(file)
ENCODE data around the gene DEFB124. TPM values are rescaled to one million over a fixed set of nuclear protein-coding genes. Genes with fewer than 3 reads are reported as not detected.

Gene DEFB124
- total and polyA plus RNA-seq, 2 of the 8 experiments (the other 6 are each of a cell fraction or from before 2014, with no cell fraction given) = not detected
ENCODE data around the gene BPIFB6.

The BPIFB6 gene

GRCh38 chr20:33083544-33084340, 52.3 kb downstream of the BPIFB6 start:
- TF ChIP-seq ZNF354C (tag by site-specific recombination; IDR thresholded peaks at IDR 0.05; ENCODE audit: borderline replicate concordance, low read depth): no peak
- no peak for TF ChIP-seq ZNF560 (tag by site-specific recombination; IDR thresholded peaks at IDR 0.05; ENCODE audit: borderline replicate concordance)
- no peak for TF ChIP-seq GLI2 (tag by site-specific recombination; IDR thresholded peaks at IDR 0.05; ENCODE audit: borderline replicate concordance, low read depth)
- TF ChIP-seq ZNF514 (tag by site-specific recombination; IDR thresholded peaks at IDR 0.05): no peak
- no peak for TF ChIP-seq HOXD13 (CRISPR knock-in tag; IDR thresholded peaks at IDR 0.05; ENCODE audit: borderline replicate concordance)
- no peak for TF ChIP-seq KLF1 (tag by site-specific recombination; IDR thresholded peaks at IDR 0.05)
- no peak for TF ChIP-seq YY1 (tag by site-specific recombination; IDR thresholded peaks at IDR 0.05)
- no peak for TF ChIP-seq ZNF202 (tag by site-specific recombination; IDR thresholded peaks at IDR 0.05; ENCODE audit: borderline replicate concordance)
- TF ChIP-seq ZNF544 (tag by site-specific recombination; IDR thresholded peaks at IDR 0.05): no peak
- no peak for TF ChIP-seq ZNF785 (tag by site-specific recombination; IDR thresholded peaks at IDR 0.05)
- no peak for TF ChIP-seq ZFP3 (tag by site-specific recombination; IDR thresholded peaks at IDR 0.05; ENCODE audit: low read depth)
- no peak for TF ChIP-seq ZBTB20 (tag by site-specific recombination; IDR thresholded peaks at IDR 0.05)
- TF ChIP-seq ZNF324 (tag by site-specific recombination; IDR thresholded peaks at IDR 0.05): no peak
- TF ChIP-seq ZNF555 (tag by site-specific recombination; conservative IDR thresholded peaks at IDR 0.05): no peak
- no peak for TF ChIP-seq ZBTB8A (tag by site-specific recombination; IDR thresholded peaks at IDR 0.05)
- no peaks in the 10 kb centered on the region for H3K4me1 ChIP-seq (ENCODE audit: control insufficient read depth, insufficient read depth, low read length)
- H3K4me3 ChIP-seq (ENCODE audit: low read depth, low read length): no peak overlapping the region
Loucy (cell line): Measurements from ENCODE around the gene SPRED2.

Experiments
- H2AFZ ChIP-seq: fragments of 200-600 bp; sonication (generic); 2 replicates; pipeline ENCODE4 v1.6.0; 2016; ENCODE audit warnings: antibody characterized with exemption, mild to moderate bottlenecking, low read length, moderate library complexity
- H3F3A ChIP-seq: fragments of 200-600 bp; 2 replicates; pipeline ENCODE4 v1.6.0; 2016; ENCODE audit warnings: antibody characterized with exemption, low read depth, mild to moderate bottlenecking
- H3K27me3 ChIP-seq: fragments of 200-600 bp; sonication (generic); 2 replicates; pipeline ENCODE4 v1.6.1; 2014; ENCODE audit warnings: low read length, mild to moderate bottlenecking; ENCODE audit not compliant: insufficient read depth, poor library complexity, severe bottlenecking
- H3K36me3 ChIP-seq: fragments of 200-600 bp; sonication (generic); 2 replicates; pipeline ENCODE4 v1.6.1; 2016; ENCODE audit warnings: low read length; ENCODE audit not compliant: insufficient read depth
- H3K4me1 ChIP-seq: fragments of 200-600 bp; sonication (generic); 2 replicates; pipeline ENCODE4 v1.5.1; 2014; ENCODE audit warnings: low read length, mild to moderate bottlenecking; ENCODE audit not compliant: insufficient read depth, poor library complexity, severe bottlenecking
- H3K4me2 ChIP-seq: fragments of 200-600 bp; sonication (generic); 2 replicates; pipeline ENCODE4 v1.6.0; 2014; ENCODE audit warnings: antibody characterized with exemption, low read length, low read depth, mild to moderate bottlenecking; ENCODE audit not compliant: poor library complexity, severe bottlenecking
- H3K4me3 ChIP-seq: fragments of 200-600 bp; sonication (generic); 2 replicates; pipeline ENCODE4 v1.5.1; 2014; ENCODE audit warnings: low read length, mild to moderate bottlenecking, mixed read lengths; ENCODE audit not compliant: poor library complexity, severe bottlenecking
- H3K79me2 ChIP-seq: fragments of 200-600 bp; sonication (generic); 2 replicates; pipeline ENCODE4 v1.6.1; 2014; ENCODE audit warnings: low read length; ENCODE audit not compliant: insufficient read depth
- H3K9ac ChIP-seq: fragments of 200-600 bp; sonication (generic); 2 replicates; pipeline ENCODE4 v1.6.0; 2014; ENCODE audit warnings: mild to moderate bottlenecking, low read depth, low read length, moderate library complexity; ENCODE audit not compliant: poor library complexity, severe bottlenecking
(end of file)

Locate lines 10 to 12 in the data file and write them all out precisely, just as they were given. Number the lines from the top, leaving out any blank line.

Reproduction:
- TF ChIP-seq ZNF514 (tag by site-specific recombination; IDR thresholded peaks at IDR 0.05): no peak
- no peak for TF ChIP-seq HOXD13 (CRISPR knock-in tag; IDR thresholded peaks at IDR 0.05; ENCODE audit: borderline replicate concordance)
- no peak for TF ChIP-seq KLF1 (tag by site-specific recombination; IDR thresholded peaks at IDR 0.05)